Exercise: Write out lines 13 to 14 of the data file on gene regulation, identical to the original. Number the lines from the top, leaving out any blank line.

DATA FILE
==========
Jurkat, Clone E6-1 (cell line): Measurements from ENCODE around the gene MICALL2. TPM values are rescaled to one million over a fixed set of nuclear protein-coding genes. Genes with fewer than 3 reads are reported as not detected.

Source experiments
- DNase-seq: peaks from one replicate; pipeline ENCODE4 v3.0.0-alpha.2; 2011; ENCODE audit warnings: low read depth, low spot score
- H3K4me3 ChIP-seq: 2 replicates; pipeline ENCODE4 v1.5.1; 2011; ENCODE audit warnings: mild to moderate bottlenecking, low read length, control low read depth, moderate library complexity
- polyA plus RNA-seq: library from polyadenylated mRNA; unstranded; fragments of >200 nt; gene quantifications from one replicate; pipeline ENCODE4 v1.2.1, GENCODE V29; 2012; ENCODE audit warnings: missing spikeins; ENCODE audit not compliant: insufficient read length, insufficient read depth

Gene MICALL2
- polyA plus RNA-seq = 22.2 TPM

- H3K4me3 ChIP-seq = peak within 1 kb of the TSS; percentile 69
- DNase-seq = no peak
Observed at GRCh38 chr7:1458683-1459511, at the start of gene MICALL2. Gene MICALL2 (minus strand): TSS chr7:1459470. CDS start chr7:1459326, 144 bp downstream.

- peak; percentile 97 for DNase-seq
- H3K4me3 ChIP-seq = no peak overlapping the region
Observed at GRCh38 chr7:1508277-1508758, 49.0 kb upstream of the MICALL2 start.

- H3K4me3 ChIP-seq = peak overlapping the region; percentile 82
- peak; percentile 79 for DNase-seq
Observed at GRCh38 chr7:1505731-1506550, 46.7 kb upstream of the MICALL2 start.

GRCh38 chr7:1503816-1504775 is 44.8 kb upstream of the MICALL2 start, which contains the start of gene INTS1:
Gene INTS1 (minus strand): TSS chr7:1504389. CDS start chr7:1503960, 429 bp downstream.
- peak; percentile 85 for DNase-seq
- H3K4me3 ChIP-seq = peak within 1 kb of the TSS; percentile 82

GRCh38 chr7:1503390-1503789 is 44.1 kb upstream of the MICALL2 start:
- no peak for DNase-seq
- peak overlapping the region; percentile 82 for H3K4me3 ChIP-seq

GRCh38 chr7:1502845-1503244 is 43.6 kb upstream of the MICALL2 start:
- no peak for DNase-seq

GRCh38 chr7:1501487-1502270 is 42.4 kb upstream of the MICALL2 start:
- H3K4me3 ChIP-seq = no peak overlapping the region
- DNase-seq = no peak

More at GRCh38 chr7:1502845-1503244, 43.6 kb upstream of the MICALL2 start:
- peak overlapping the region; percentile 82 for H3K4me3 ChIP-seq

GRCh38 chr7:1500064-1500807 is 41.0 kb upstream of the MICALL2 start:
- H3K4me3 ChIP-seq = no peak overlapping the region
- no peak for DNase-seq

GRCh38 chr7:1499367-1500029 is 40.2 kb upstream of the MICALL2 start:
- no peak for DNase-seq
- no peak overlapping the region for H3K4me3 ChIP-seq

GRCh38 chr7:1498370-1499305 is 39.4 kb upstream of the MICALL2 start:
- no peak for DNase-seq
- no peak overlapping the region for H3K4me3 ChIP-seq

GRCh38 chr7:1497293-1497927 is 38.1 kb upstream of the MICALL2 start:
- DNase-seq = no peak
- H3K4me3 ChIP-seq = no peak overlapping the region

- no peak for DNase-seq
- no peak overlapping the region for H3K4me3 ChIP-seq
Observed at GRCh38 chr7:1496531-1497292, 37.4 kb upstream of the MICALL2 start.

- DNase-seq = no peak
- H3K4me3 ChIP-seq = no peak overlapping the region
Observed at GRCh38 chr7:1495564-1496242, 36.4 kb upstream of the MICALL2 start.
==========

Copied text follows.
Observed at GRCh38 chr7:1508277-1508758, 49.0 kb upstream of the MICALL2 start.

- H3K4me3 ChIP-seq = peak overlapping the region; percentile 82